As an adult figure skater, and an avid skating fan, the world figure skating championships are always an incredibly exciting event for me to watch. The 2015 world championships in March were particularly interesting, because they were the first world championships of the four years leading up to the 2018 Olympics. As usually happens after every Olympics, many recent world and Olympic competitors have retired or have decided to take a break from competition. So the 2015 world championships were one of the first opportunities for skaters to begin establishing themselves as potential contenders for 2018.
But something else important occurred at the 2015 world figure skating championships. It’s something that didn’t get a lot of attention in the media, but it should be acknowledged. And that’s the fact that Eric Radford, who won the pairs event with his partner Meagan Duhamel, is the first openly gay skater to win a world championship.
There have been some male skaters that have won world championships and then come out as gay later on (e.g. Brian Orser and Randy Gardner). There have also been some male skaters that were out for at least part of their competitive careers, but did not win a world championship (e.g. Rudy Galindo and Matthew Hall). Radford came out in December of last year, in this interview, and revealed not only that he is gay but also that he and his partner are parenting his partner’s teenage daughter.
(As far as I am aware, there are no lesbian skaters that were out during their competitive careers.)
A skater’s sexuality shouldn’t have any impact on their skating career. But skating tends to be a very conservative sport, and its audiences are perceived (wrongly, in my opinion) as also being very conservative. Non-skaters tend to assume that most, if not all, male figure skaters are gay – if for no other reason than male skaters wear sequined costumes and must be “artistic” as well as athletic in their performances. And pairs skating and ice dance, with their male-female couples, subtly and not so subtly reinforce heteronormativity.
Thus, competitive elite-level skating is strongly affected by many conflicting elements of gender stereotypes and societal expectations. (Ellyn Kestnbaum’s book Culture on Ice, an analysis of the cultural and performance aspects of skating, is a very good read on this topic.)
There’s no reliable estimate of how many men in skating are straight and how many are gay. But I have heard some parents say that they wouldn’t let their child take skating lessons from a male coach if that coach was gay. I have also known some young male skaters who loved the sport and were good at it, but who quit skating because of the homophobic abuse they got at school and elsewhere for being in a “gay sport”. And male skaters who actually are gay may be implicitly or explicitly encouraged not to reveal that – for fear of reprisal within the sport, or for fear of reinforcing the negative external stereotypes of the sport. Gay men competing in dance or pairs may get even more pressure to stay in the closet, so as not to threaten the illusion of a “couple” that they and their female skating partners are creating on the ice.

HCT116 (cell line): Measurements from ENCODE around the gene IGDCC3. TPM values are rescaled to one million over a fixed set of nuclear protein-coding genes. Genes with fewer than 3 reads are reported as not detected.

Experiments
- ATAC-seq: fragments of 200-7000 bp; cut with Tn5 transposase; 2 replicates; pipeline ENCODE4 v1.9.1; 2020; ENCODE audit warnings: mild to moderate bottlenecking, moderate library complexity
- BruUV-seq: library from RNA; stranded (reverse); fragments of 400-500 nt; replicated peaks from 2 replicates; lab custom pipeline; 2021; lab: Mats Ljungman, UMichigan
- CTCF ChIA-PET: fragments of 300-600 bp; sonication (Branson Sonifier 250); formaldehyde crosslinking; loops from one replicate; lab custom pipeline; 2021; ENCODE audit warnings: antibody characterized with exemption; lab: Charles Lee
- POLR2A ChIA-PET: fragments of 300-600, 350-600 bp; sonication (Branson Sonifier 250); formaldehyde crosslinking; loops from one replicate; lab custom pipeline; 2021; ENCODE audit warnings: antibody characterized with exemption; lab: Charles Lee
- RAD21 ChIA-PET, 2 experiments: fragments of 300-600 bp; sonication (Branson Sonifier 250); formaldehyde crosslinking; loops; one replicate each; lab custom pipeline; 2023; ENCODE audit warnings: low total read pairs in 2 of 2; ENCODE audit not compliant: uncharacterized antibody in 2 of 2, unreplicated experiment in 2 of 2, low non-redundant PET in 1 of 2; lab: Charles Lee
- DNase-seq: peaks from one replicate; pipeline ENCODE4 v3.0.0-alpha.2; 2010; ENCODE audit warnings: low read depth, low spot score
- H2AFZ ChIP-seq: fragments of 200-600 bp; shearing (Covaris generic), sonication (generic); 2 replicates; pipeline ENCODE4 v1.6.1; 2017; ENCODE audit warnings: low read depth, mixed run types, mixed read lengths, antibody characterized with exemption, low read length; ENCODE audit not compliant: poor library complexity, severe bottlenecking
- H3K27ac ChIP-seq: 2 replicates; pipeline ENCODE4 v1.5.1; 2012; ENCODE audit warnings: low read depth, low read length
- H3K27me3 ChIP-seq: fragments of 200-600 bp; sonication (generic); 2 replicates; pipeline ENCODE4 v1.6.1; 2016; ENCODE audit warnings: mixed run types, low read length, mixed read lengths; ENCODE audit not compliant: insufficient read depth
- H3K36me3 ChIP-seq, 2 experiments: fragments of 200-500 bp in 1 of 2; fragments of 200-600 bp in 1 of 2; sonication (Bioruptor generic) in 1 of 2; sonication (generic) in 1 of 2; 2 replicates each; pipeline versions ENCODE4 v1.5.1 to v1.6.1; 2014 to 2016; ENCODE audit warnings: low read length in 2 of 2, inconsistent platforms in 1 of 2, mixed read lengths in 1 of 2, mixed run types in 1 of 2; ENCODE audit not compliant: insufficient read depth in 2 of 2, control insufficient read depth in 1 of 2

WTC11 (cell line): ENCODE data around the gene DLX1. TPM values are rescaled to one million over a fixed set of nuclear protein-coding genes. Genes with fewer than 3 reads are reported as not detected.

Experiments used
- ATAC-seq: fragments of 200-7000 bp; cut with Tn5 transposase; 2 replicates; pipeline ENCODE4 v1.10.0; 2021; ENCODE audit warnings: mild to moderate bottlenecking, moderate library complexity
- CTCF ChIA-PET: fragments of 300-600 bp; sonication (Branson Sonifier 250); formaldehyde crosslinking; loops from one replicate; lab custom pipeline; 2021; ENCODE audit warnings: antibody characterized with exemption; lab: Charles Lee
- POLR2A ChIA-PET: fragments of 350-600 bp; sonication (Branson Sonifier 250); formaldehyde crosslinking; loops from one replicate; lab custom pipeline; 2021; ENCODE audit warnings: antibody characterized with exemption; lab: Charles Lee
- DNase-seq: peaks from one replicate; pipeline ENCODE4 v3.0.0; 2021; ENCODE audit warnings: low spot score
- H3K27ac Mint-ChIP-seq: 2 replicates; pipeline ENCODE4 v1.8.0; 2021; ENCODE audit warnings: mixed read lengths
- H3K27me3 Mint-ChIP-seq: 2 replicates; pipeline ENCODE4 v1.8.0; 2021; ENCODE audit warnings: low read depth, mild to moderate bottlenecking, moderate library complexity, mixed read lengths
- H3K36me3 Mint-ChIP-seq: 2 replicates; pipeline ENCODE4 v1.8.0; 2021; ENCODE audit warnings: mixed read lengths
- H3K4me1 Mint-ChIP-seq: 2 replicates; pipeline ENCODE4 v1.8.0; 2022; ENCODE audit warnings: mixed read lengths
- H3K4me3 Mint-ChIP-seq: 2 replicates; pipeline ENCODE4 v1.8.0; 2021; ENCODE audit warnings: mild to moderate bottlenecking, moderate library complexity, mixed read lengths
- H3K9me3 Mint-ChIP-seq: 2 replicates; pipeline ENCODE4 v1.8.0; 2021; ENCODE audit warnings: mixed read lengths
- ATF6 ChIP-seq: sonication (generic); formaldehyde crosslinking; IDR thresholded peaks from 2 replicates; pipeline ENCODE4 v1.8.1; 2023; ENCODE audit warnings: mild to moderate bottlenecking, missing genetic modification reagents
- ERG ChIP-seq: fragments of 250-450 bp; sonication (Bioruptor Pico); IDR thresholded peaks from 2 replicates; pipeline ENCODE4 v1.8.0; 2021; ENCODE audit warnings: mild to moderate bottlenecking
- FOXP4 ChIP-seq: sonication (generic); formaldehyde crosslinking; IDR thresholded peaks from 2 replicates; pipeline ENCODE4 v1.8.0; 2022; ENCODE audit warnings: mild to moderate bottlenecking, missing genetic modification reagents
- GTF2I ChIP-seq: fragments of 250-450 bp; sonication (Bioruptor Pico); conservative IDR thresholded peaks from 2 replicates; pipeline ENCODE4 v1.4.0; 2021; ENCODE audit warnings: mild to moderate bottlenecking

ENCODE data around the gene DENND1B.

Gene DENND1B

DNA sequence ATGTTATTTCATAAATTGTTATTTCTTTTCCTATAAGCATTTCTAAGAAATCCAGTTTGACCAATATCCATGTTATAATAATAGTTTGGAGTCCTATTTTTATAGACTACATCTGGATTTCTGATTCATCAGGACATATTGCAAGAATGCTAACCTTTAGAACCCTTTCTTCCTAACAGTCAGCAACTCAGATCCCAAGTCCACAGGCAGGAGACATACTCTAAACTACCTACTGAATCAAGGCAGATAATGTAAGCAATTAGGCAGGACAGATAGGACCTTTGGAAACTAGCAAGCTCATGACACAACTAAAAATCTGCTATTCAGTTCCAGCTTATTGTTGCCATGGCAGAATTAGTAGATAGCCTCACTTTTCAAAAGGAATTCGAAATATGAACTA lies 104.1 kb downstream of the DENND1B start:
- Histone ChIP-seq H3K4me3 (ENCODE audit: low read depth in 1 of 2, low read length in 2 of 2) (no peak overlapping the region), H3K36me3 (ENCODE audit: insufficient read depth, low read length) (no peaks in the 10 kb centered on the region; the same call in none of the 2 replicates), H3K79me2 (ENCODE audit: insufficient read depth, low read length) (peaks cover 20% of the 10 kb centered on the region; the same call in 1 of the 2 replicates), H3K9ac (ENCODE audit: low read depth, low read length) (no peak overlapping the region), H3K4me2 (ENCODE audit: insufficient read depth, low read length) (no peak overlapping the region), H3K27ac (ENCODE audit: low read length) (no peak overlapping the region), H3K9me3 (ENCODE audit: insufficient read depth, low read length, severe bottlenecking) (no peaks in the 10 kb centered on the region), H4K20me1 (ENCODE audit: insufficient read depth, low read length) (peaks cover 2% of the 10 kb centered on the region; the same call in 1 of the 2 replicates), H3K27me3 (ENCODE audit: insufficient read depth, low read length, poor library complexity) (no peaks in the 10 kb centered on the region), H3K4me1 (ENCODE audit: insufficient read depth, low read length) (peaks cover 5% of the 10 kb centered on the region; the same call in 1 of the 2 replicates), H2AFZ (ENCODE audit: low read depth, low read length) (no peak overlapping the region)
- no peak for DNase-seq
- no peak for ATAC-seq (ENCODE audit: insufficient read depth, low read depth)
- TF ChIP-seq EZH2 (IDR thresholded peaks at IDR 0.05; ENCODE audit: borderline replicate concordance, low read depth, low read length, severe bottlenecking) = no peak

Doug Mattis is a former US junior men’s champion who came out in 1994 during his career as a professional skater, and is now a coach and choreographer. Here’s what he had to say on Facebook about Eric’s accomplishment:
I see Eric as a kind of hero; the first to ascend to World Champ after coming out formally…publicly–with the full glare of the global spotlight on him. Forever, he sets the example for generations to come by smashing– obliterating–the (understandable fear-based) contention that to come out would likely impair a skater’s ability to surmount the National and World podiums…let alone become World Champion.
Eric–when I came out 20 years ago…many friends, skating officials, and show producers told me not to do it. They warned I was likely putting my career potential in peril…and (some said) damaging the already fragile reputation and public perception of Figure Skating.
It just wasn’t the case.
Coming out and being completely open about it was beyond freeing for me and my career flourished as a result of that freedom coursing through my veins.
Eric, thank you for having the courage to come out during a time in your career where, now, your awesome achievement with Meagan has proven that a life can be lived with full honesty, full disclosure, and openness–and your dreams in skating can still come true.
I’m happy to see this significant event finally happen in my sport. It’s been a long time coming, and is long overdue. And I hope that it will encourage more acceptance of diversity within the sport and outside it as well. Congratulations, Eric!